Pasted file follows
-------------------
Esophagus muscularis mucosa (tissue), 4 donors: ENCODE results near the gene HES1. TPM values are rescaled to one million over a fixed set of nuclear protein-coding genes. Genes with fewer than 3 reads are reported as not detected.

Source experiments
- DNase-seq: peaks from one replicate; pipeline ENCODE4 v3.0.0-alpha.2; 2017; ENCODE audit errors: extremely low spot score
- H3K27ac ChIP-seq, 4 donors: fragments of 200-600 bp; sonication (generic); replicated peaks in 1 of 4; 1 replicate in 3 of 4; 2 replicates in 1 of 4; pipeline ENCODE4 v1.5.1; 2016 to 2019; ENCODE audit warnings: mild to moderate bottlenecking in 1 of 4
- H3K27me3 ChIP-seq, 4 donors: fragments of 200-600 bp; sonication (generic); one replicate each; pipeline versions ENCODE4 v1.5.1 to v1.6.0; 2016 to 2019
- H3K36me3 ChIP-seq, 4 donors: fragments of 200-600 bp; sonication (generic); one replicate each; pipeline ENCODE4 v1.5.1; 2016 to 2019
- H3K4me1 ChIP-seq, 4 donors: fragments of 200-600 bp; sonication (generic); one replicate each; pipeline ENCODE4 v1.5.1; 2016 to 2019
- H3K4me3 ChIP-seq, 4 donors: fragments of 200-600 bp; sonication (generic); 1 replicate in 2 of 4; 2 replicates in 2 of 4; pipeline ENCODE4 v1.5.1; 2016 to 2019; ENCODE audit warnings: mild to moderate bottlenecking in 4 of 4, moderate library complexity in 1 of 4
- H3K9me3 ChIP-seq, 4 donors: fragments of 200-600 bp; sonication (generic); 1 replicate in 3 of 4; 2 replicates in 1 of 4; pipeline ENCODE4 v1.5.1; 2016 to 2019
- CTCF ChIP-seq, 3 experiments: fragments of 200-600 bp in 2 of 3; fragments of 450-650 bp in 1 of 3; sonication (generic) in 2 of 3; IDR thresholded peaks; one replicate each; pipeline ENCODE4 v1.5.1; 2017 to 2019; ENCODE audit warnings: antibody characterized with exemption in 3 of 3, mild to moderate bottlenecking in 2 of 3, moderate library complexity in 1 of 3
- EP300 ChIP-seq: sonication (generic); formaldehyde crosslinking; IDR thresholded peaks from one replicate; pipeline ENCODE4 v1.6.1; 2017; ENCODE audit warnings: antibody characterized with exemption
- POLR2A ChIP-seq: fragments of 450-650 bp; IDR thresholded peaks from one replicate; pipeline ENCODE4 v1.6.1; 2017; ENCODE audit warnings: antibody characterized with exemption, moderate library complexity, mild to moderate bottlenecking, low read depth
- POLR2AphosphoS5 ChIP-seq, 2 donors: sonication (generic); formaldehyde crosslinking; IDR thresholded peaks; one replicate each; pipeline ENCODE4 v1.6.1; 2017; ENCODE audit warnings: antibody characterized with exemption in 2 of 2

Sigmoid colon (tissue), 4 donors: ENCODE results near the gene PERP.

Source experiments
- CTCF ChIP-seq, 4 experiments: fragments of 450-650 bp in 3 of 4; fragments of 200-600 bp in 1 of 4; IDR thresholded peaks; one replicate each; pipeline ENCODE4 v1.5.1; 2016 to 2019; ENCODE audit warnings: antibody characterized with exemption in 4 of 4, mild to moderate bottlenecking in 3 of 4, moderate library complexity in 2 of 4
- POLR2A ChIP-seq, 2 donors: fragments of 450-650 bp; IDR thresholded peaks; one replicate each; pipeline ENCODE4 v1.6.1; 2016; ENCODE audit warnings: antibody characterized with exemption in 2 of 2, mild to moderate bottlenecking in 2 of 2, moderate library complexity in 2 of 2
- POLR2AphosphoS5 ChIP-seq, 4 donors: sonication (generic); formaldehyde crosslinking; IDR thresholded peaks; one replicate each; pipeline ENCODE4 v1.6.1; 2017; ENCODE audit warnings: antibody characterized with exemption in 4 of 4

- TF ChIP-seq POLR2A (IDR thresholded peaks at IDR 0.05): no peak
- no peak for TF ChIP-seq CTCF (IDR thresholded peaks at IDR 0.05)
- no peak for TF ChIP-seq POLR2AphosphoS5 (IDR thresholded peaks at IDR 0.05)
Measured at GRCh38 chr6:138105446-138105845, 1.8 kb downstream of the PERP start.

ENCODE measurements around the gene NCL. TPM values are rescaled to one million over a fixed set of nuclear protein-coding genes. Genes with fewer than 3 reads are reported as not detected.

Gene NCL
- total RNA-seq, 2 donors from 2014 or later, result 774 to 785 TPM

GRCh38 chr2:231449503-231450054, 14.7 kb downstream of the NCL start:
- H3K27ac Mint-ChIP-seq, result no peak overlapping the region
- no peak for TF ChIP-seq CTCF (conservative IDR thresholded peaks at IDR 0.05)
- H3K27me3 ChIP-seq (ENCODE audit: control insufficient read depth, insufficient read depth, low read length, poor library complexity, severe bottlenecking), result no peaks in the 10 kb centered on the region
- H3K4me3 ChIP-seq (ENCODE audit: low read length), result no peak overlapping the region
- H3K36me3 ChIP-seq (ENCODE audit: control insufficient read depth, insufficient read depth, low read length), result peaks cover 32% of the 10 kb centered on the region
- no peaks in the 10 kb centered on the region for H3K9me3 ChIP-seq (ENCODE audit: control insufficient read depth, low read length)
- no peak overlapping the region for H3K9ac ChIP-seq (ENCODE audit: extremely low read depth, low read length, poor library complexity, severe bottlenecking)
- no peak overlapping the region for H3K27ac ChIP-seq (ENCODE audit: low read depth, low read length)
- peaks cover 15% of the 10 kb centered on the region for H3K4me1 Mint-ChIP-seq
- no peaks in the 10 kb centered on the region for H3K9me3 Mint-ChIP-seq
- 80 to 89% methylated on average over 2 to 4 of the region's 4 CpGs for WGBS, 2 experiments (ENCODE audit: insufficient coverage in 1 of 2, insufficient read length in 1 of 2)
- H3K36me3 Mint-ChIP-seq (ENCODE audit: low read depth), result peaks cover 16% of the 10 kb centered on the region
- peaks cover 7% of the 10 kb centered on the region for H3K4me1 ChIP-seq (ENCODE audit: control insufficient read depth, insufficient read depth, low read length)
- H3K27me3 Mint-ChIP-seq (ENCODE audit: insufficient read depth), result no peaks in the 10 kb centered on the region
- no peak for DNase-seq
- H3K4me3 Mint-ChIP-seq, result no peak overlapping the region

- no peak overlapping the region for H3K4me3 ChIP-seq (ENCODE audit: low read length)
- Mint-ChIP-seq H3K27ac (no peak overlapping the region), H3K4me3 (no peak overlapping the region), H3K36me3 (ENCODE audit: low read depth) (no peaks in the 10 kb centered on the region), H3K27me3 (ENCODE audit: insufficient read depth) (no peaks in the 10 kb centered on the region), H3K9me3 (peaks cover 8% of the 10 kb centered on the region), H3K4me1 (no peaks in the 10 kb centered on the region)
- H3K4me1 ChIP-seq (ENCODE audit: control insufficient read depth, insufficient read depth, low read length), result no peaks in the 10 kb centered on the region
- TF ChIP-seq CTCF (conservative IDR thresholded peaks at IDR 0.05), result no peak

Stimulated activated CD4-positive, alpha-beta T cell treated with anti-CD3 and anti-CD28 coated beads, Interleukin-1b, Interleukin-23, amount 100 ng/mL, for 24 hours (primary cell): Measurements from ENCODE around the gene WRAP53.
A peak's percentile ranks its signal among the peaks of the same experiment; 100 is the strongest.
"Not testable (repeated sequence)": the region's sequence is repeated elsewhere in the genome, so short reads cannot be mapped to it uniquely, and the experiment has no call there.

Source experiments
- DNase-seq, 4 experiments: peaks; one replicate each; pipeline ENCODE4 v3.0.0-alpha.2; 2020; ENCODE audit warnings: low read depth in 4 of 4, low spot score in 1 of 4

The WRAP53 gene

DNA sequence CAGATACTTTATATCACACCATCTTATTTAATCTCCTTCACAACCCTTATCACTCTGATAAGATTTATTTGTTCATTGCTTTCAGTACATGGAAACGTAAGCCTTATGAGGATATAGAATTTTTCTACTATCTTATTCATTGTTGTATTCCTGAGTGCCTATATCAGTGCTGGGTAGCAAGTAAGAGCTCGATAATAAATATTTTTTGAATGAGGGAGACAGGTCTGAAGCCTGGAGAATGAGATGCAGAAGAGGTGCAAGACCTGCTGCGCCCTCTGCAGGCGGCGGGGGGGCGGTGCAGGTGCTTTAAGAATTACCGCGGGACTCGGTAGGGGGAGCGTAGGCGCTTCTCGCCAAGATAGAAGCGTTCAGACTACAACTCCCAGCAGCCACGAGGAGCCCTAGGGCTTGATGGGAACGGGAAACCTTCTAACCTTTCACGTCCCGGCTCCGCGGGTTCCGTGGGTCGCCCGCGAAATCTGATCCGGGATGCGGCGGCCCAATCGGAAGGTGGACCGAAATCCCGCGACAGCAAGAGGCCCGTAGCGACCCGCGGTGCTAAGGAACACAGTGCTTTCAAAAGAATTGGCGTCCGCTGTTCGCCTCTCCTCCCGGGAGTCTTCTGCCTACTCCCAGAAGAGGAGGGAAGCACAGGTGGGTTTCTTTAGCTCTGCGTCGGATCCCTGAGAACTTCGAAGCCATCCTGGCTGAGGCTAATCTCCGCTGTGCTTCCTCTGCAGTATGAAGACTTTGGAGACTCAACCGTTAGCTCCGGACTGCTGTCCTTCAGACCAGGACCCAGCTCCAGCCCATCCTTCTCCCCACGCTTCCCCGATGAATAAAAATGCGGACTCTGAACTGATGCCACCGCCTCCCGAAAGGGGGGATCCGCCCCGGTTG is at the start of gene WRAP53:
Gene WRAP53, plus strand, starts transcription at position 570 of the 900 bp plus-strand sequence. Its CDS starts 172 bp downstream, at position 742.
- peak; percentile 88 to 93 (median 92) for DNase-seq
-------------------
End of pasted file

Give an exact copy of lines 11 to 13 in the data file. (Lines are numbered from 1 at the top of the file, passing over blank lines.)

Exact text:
- EP300 ChIP-seq: sonication (generic); formaldehyde crosslinking; IDR thresholded peaks from one replicate; pipeline ENCODE4 v1.6.1; 2017; ENCODE audit warnings: antibody characterized with exemption
- POLR2A ChIP-seq: fragments of 450-650 bp; IDR thresholded peaks from one replicate; pipeline ENCODE4 v1.6.1; 2017; ENCODE audit warnings: antibody characterized with exemption, moderate library complexity, mild to moderate bottlenecking, low read depth
- POLR2AphosphoS5 ChIP-seq, 2 donors: sonication (generic); formaldehyde crosslinking; IDR thresholded peaks; one replicate each; pipeline ENCODE4 v1.6.1; 2017; ENCODE audit warnings: antibody characterized with exemption in 2 of 2